Categories of Special Interest
Architectural Artistic Technical
In Use As
1720 - 1740
Terraced three-bay four-storey house over basement, built c.1730. Roof concealed behind brick parapet with granite coping. Substantial brick chimneystack to south gable with terracotta pots. Cast-iron rainwater goods. Red brick walling laid in Flemish bond, with painted rendered walling to exposed margin of north elevation, which sits forward of adjoining building. Diminishing square-headed window openings with brick voussoirs and granite sills. Historic timber six-over-six pane sliding sash windows with horns and fine glazing bars. Replacement uPVC window to basement. Round-headed door opening with voussoirs and painted reveals, fronted by Ionic doorcase with fluted entablature, and having eight-panel timber door with brass knob, and fanlight with fine lead tracery, accessed by granite step. Replacement uPVC door to basement. Basement area protected by cast-iron railing on granite plinth. Short granite slab path to entrance enclosed to sides by cast-iron railings. Interior has extant early timber panelling and other features.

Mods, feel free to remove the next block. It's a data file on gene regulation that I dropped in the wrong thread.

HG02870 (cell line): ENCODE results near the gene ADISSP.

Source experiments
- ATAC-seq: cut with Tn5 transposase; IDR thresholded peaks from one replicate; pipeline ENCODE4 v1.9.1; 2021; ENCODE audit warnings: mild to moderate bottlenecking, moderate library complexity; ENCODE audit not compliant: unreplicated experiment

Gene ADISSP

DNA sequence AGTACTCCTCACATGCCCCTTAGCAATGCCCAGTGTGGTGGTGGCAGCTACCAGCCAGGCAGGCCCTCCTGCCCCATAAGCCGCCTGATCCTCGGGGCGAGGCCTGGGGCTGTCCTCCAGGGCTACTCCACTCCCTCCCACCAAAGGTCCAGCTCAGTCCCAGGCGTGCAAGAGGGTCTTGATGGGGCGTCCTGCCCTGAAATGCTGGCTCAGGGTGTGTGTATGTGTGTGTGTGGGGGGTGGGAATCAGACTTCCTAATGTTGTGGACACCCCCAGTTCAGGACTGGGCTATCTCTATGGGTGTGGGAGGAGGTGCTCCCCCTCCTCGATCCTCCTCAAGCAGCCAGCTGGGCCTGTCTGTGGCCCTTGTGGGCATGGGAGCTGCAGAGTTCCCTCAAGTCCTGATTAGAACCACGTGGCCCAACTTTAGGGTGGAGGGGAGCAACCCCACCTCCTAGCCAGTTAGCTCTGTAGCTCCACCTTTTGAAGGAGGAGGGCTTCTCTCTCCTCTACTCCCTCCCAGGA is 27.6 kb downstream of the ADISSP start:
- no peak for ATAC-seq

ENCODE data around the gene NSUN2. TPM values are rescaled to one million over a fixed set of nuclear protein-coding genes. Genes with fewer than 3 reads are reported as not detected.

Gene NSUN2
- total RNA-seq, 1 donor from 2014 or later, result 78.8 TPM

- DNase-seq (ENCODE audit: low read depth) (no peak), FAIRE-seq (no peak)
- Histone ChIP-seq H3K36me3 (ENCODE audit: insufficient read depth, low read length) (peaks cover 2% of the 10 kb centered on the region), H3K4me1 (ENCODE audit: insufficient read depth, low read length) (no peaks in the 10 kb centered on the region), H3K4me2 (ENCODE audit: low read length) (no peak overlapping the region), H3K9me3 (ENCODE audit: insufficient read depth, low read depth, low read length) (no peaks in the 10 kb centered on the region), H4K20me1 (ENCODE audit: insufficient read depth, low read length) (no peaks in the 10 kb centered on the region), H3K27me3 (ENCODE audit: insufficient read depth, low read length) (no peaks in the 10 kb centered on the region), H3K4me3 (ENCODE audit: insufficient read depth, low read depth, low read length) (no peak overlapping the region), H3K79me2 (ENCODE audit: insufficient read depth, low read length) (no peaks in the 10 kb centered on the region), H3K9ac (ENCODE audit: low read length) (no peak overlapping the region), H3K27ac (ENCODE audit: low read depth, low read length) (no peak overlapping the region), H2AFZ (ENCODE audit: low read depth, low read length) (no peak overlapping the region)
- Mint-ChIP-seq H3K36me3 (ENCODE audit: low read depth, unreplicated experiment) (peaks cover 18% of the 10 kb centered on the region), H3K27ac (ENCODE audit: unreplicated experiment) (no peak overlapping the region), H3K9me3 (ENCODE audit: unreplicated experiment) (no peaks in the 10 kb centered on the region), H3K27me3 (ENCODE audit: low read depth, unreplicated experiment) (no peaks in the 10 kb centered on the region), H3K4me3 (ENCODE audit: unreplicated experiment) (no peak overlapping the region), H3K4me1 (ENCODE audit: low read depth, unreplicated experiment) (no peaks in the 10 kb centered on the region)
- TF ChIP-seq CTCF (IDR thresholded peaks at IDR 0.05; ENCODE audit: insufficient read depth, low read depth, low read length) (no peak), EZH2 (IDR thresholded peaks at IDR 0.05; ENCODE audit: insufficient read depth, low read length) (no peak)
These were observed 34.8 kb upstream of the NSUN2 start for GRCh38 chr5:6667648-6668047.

A fine example of a Georgian townhouse, located at the north end of Capel Street. The building benefits considerably from retention of historic timber sash windows and a fine Ionic doorcase, and is further enhanced by original cast-iron railings that enclose a basement area. The terraces at this part of the street are incrementally set back, creating a sense of informality that contrasts well with the regular rhythm of the Georgian terraces. This building makes an important contribution both individually and as part of the wider historic streetscape. The retention of early timber panelling and other features to the interior makes this house an important survival in Dublin.